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Schwarzenegger's healthcare reform legacy

Gov. Arnold Schwarzenegger, health, healthcare reform, insurance exchangesThe GOP's surge across the country has put Obamacare in jeopardy, but California's lame-duck Republican governor has nevertheless signed a series of bills that implement key pieces of the federal healthcare reform law. And in so doing, he put California at least part of the way down the path toward comprehensive reform, regardless of what happens to Obamacare.

It's not exactly the healthcare reform legacy Gov. Arnorld Schwarzenegger envisioned; he tried in vain to push a bill through the Legislature in 2008 that would have used mandates on individuals and employers, subsidies and tax credits to bring coverage to an estimated 87% of uninsured children and legal residents  in California. But given how much the federal Patient Protection and Affordable Care Act has in common with Schwarzenegger's initiative, the bills he signed amount to a reasonable consolation prize.

Most notably, Schwarzenegger signed two bills (AB 1602 and SB 900) that make California the first state to create an independent insurance exchange for individuals and small businesses to shop for coverage. Insurers and the California Chamber of Commerce mounted an 11th-hour blitz against the measures, alarmed by language that would let the operators of the exchange exclude insurers that didn't offer enough value to consumers. But Schwarzenegger's aides had helped craft the bills, and they supported the idea of enabling the exchange to negotiate better terms for consumers. The exchange won't be the only outlet for individual and small-group policies, but it will be the only place where working-class Californians can obtain policies subsidized by federal taxpayers. 

Schwarzenegger also signed a bill (AB 2244)  by Rep. Mike Feuer (D-Los Angeles) that enacts into state law the new federal ban on denying individual policies to children with preexisting conditions. That ban has led several major insurers, including Anthem Blue Cross in California, to stop offering new kids-only policies.  Feuer's bill is a worthy response to that problem, offering insurers both carrots and sticks  to keep them from abandoning the market.

Other bills receiving Schwarzenegger's blessing include AB 2345  by Rep. Hector De La Torre (D-South Gate), which requires insurers to cover certain types of preventative care without requiring co-payments; AB 2470  by De La Torre, which bars insurers from canceling policies retroactively except in cases of fraud; SB 1163  by Sen. Mark Leno (D-San Francisco), which requires independent actuaries to review health insurers' proposed rate increases; SB 1088  by Sen. Curren Price (D-Los Angeles), which allows young adults to remain on their parents' insurance policies until age 26; and a pair of measures -- SB 227  by Sen. Elaine Alquist (D-Santa Clara) and AB 1887  by Rep. Mike Villines (R-Clovis), which expand the state's insurance pool for "high risk" individuals unable to obtain coverage because of preexisting conditions.

The governor vetoed healthcare bills too, including AB 1825  by De La Torre, which would have required individual policies to include maternity coverage, and SB 220 by Sen. Leland Yee (D-San Francisco), which would have mandated coverage for certain tobacco-cessation programs and medications. But on the most important elements of reform, Schwarzenegger showed again that he's closer in spirit to Mitt Romney  (circa 2006) than Meg Whitman ( circa 2010).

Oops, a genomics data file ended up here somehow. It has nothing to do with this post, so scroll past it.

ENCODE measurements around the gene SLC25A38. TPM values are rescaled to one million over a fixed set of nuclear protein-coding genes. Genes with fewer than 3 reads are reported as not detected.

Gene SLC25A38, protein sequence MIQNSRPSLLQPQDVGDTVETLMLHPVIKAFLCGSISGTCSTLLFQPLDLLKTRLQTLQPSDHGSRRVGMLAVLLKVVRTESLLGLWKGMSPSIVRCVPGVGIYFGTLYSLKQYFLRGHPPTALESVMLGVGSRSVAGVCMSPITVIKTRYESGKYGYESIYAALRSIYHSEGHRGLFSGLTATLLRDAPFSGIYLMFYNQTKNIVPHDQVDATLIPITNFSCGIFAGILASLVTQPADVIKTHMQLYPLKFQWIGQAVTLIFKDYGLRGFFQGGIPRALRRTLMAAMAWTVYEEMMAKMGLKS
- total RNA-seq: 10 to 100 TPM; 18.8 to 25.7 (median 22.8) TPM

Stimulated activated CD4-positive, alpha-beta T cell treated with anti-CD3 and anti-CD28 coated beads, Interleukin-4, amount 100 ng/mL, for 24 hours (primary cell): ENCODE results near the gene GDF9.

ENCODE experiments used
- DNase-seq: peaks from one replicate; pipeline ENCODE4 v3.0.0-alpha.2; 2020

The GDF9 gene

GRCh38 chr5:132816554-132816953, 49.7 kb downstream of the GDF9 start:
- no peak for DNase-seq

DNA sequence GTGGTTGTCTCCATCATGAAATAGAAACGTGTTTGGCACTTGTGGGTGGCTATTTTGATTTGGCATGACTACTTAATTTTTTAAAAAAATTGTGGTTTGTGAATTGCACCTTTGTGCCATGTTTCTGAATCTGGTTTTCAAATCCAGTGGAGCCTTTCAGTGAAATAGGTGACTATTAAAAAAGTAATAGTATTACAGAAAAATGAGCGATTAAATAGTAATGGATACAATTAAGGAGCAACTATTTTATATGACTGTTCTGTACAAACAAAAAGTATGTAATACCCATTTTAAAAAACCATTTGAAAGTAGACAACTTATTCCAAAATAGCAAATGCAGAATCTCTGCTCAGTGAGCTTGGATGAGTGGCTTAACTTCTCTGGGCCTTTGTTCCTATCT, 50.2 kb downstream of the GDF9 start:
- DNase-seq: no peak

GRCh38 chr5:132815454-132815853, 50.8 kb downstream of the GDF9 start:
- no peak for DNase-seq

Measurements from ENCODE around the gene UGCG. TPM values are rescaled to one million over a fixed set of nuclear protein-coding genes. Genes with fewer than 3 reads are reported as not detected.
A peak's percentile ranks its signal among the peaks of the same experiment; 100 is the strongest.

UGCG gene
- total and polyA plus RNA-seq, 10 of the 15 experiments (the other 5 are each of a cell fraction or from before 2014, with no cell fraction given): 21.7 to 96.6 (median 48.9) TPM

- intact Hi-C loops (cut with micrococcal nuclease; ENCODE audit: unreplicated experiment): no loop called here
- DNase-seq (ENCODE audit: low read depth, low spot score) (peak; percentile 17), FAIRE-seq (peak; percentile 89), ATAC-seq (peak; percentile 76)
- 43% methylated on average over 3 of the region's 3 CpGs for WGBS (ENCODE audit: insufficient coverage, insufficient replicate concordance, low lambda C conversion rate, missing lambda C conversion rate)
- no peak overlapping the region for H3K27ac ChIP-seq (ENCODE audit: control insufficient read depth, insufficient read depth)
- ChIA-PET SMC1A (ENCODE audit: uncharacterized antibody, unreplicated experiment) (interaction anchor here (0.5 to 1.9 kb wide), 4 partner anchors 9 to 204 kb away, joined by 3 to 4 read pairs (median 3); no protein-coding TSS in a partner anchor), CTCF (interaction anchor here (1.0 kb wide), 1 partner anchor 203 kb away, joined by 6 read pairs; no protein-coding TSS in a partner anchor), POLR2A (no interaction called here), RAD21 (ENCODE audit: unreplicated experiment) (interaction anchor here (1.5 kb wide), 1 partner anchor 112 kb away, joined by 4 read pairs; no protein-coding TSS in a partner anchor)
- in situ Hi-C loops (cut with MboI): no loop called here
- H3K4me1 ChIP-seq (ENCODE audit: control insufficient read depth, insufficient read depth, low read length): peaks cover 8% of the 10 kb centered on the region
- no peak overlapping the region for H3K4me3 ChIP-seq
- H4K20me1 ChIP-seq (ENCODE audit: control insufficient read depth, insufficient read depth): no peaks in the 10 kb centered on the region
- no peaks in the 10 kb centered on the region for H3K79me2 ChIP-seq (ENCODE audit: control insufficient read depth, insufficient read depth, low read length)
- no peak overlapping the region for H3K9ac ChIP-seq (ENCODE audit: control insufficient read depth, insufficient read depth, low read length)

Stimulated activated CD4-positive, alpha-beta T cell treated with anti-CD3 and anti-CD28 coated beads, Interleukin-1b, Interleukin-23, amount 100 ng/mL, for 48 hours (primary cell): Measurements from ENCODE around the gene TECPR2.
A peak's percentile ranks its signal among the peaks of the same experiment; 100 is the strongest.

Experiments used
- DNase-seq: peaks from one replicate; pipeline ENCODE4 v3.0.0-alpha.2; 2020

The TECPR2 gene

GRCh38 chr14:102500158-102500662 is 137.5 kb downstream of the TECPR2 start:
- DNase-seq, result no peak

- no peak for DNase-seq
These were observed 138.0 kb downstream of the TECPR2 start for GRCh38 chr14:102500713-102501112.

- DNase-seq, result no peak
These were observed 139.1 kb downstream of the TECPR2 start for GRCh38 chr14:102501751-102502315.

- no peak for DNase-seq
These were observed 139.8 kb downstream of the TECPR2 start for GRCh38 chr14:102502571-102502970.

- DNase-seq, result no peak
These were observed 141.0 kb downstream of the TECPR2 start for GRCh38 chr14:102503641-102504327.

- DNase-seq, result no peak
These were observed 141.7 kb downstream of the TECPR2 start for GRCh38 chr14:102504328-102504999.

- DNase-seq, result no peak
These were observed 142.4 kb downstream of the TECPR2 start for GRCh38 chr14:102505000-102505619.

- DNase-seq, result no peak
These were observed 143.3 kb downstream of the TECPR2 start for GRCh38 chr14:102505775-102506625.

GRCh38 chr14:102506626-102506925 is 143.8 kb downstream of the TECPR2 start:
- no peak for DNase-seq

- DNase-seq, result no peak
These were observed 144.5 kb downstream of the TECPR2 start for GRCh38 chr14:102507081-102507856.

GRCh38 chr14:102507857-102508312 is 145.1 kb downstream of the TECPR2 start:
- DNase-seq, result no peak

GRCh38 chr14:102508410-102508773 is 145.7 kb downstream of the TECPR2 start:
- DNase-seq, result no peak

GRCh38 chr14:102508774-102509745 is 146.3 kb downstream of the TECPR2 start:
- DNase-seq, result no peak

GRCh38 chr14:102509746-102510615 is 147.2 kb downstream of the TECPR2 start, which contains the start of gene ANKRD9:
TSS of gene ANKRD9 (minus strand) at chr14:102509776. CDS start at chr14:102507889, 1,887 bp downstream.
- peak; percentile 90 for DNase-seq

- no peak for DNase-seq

Credit: Irfan Khan / Los Angeles Times

-- Jon Healey


Comments () | Archives (3)

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Kurt Hahn

I support our Governor's prior effort at healthcare reform yet opposed Obamacare largely because of it's cost and probable rationing of health care to seniors. The Governor acted prudently in signing these bills because wheth the GOP repeal and replace will be subject to an Obama veto and while parts may be defunded reform is coming.

One of the most needed reforms is the elimination of prescription drug advertising & patent reform which according to the New England Journal of Medicine would save $500 billion over 10 years.

Semiors need to voice their opposition to Rationing coming in Obamacare this November in the Congressional and Senate contests to send a message that while health insurance reform is necessary rationing is bad.


In respect to Employer mandates, it appears from www.BenefitsManager.net and www.AHealthInsuranceQuote.com analysis that employers nationwide will be assessed a $2,000 penalty for every employee not offered group health insurance or commonly referred to employer sponsored health insurance. Does this include part time employees that traditionally didn’t qualify or buy health insurance in the first place because of the cost vrs. Hours worked? How in the world is an employer going to absorb this cost? So if an employee doesn’t want to participate in paying their share, the employer is penalized $2,000?

Jon Healey

@Mike -- the mandate applies only to full-time employees, and I believe it kicks in only if at least one of the full-time employees without benefits qualifies for taxpayer healthcare subsidies.

@Georgia Jim -- Congress spent about a year on the healthcare reform bill. The problem wasn't haste. It was complexity.



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The Opinion L.A. blog is the work of Los Angeles Times Editorial Board membersNicholas Goldberg, Robert Greene, Carla Hall, Jon Healey, Sandra Hernandez, Karin Klein, Michael McGough, Jim Newton and Dan Turner. Columnists Patt Morrison and Doyle McManus also write for the blog, as do Letters editor Paul Thornton, copy chief Paul Whitefield and senior web producer Alexandra Le Tellier.

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